Amid COVID-19 and an oil price war, the past few months have been perhaps the most difficult period ever for the US oil and natural gas industry.
For oil, falling demand and global overproduction have plunged prices and balance sheets. In fact, oil prices hit a ridiculous $ 40 level a few weeks ago due to an extreme technical problem with the functioning of oil futures contracts. For natural gas, the market was not the only impact. Prices have generally remained very low but stable below $ 2.00 since mid-January – well before the onset of the pandemic.
Unsurprisingly, we now hear about the “end of oil and gas” and our world of renewable energy that awaits us around the corner. But, digging deeper, let’s take a look at what really happened and where we’re probably going to start from here.
Demand for oil in the United States has surely dropped since COVID-19. Especially for gasoline, which accounts for almost half of our oil consumption, home orders have reduced consumption to decades-long lows.
April gasoline demand averaged only 5.33 million barrels per day, up from 9.47 million barrels per day in April 2019. However, when the country reopens, gasoline demand for the week ending May 8 was 7.4 million barrels a day – still lower but rising rapidly.
Oil prices rose on Wednesday after the U.S. Energy Information Administration reported a DECLINED gross inventory of 700,000 barrels for the week ending May 8. A few weeks ago, he reported a weekly INCREASE of 20 million barrels.
Further on, the reality is that the outlook for petroleum-based cars may actually improve after this crisis. The internal combustion engine of petroleum represents almost all of our car sales (in 2019, plug-ins represented only 330,000 of the more than 17,000,000 cars sold, or less than 2%). Fearing human proximity and an increased risk of infection with the virus, it is quite possible that Americans (and others in the world) use less public transport to avoid such close quarters.
The Dallas Fed reports that working from home – and therefore needing less gas – is not possible for more than 60% of the full-time workforce, like those in professional services who already had the possibility before COVID-19 hits us.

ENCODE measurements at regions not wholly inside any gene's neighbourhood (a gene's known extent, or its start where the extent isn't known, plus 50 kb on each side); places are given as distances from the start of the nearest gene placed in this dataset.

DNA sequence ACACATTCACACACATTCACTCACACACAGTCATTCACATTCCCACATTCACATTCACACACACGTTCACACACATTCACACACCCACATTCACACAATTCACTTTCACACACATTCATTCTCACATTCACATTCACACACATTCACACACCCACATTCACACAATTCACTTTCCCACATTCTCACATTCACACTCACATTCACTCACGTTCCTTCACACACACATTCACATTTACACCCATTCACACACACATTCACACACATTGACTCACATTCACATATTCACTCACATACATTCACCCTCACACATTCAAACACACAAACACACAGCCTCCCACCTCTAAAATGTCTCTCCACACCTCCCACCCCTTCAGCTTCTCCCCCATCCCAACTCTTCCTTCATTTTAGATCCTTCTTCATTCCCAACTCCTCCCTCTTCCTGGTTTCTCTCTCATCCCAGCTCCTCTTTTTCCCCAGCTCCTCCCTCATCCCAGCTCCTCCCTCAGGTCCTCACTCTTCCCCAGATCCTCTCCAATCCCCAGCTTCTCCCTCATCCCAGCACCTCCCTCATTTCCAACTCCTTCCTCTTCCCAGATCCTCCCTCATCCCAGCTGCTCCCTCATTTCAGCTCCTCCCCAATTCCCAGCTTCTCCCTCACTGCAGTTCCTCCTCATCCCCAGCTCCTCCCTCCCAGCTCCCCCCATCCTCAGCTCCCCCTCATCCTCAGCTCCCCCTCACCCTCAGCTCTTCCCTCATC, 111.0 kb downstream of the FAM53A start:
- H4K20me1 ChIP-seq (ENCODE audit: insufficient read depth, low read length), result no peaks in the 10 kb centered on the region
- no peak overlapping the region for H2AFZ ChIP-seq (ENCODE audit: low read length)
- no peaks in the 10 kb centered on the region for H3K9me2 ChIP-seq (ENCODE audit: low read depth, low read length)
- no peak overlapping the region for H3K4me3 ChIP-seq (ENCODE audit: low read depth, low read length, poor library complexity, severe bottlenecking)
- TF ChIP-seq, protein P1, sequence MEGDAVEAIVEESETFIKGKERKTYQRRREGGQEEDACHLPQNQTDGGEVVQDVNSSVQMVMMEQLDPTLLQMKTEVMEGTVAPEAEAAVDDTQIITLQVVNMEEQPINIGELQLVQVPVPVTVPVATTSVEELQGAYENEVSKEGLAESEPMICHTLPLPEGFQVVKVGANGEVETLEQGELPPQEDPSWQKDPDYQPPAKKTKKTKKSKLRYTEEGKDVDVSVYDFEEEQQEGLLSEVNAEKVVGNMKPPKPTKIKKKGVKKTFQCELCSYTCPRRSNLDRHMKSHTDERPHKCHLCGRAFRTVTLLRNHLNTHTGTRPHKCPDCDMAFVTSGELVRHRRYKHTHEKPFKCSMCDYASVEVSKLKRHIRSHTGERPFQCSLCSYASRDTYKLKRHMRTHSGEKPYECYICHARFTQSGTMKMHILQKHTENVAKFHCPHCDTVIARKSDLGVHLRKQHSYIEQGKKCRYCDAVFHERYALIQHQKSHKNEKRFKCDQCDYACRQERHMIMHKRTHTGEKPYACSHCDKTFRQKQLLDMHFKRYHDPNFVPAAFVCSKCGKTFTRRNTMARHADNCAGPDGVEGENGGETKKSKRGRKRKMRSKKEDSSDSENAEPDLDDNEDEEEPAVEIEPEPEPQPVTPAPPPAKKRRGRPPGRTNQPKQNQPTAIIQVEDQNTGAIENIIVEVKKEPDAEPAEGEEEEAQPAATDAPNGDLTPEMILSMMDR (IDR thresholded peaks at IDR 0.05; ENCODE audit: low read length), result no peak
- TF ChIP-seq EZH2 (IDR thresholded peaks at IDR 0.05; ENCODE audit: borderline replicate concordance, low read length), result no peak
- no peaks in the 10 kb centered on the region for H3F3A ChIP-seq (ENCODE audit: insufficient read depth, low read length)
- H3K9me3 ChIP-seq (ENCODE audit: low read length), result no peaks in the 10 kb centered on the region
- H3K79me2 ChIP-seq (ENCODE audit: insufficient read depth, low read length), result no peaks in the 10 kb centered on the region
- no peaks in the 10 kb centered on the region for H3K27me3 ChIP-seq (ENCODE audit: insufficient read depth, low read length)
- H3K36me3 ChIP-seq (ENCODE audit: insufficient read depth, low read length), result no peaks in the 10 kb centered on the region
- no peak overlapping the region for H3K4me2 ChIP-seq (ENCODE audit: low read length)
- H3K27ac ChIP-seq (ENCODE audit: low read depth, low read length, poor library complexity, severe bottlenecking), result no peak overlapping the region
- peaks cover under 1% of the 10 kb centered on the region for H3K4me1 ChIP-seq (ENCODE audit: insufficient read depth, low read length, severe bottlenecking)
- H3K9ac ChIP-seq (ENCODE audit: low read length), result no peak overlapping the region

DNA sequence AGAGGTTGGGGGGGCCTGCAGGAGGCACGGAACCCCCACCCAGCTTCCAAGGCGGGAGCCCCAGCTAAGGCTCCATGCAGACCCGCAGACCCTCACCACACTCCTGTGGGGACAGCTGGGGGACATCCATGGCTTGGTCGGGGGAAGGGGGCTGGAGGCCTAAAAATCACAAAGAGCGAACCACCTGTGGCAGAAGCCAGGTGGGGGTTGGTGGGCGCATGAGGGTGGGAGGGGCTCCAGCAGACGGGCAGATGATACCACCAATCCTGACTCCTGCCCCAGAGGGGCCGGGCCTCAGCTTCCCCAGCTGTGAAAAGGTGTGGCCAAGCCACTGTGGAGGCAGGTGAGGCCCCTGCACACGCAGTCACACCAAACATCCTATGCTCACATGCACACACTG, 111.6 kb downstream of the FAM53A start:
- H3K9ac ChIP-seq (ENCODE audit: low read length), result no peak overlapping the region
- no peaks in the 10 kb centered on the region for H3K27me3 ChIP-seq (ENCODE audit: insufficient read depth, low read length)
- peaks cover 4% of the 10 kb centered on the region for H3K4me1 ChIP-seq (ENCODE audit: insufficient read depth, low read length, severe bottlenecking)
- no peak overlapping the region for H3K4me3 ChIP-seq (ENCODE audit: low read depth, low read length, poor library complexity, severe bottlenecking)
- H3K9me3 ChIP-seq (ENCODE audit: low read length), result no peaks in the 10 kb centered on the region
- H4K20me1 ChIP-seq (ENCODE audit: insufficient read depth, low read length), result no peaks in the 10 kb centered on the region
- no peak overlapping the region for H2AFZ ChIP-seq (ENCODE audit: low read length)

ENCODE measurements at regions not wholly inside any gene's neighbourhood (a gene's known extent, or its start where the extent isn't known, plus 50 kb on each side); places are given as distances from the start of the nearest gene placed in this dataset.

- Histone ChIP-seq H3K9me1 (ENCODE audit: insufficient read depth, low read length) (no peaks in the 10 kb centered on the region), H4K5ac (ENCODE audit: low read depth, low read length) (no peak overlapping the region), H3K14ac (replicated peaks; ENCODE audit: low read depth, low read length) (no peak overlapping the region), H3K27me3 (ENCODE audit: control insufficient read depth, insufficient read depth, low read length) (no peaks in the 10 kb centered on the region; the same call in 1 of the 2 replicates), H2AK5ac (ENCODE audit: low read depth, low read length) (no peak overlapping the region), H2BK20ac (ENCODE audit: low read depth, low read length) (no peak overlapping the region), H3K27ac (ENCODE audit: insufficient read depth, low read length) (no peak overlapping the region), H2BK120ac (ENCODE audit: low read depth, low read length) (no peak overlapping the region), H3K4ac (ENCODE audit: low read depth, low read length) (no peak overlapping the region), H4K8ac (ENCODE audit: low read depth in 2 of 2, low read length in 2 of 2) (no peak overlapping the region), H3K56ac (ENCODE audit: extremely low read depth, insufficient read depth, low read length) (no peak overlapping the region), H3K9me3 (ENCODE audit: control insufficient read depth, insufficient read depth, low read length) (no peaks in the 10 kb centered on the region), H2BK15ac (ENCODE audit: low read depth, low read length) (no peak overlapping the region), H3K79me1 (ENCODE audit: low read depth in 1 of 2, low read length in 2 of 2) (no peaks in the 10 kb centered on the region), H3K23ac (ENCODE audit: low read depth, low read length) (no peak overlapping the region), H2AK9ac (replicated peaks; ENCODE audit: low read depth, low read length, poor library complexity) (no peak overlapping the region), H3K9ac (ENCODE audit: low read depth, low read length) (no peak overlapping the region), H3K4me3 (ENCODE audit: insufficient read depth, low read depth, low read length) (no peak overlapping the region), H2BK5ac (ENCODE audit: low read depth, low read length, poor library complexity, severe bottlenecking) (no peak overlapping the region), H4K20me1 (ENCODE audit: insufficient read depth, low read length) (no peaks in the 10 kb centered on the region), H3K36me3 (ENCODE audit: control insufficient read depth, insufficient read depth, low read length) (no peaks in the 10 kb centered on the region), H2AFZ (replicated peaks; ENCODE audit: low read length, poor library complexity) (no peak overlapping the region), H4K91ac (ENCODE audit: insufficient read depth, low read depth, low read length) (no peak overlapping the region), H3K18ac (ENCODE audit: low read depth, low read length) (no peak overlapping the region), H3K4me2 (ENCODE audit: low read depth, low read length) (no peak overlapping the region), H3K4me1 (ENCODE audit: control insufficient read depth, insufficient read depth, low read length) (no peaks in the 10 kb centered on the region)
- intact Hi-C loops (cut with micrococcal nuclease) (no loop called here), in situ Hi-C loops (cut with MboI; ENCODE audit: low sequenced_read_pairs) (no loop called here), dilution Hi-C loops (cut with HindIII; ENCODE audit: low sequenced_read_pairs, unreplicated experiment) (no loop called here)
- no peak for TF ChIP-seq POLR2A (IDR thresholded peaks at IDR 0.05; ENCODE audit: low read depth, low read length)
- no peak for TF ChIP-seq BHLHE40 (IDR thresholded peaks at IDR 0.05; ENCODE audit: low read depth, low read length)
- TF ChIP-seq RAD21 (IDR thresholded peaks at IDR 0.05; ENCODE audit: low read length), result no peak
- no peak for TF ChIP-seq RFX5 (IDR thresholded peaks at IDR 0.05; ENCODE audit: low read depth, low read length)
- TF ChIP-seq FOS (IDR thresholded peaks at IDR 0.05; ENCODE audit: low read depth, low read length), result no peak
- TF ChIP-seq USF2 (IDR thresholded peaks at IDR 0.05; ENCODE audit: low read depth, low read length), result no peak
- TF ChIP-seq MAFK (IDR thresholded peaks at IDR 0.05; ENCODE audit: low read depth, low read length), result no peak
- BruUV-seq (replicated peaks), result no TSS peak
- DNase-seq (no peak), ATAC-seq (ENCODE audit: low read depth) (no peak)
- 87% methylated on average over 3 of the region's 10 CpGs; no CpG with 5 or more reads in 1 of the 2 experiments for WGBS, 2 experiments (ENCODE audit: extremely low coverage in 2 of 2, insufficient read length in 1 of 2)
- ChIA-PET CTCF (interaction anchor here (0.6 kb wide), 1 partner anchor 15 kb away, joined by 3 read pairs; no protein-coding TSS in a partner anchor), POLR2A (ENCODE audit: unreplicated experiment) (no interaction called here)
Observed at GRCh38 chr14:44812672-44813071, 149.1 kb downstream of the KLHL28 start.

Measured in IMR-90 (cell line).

Furthermore, for many Americans, having less money in the midst of higher debt is likely to delay or outright cancel the purchase of a new, more efficient car that could reduce the oil used per kilometer traveled.
Unfortunately, all energy industries are struggling with the pandemic. This includes disrupted supply chains and labor shortages for renewable energy. Sales of electric cars, widely promoted as the engine of the “end of the oil age”, are also on the brink, and are expected to drop nearly 45% this year, according to experts at WoodMac. Too unrealistic for the majority of today, “BMW: electric cars will always be more expensive than petrol cars. “
It could take a year or two, but demand for kerosene will resume as the travel bans end and business travel resumes. There is simply no alternative to flying and we Americans love to do it. Oil, after all, is therefore the basis of globalization, an integral and always emerging trend against which it would be wise not to bet.
As travel opportunities return, low oil prices themselves encourage use, as they drive down the prices of gasoline, jet fuel and diesel, which are dramatically changing our world.
As for natural gas, which is rapidly becoming our most vital source of energy, perhaps the most telling sign of its competence is that demand in the first four months of this year has actually been higher than for same period in 2019. Read it again.
Above all, this additional fact of gas comes even as a mild winter and spring should reduce demand. COVID-19 lowered industrial demand by about 8-10%, but an equal rise in the energy sector compensated.
And low prices will spur a further surge in gas consumption in electricity this summer – at 40%, gas is easily our main source of energy. Gas at $ 2.75 is difficult for other sources to compete with, let alone the $ 1.70 price it hit last week. Especially since gas represents a 45% increase in American electrical capacity, its price could double (or even triple) and it would still dominate the market.
Let’s look at the 2019 U.S. Department of Energy’s oil and gas dashboard on what actually happened to U.S. demand, for which there is no evidence that COVID-19 did anything to change structurally: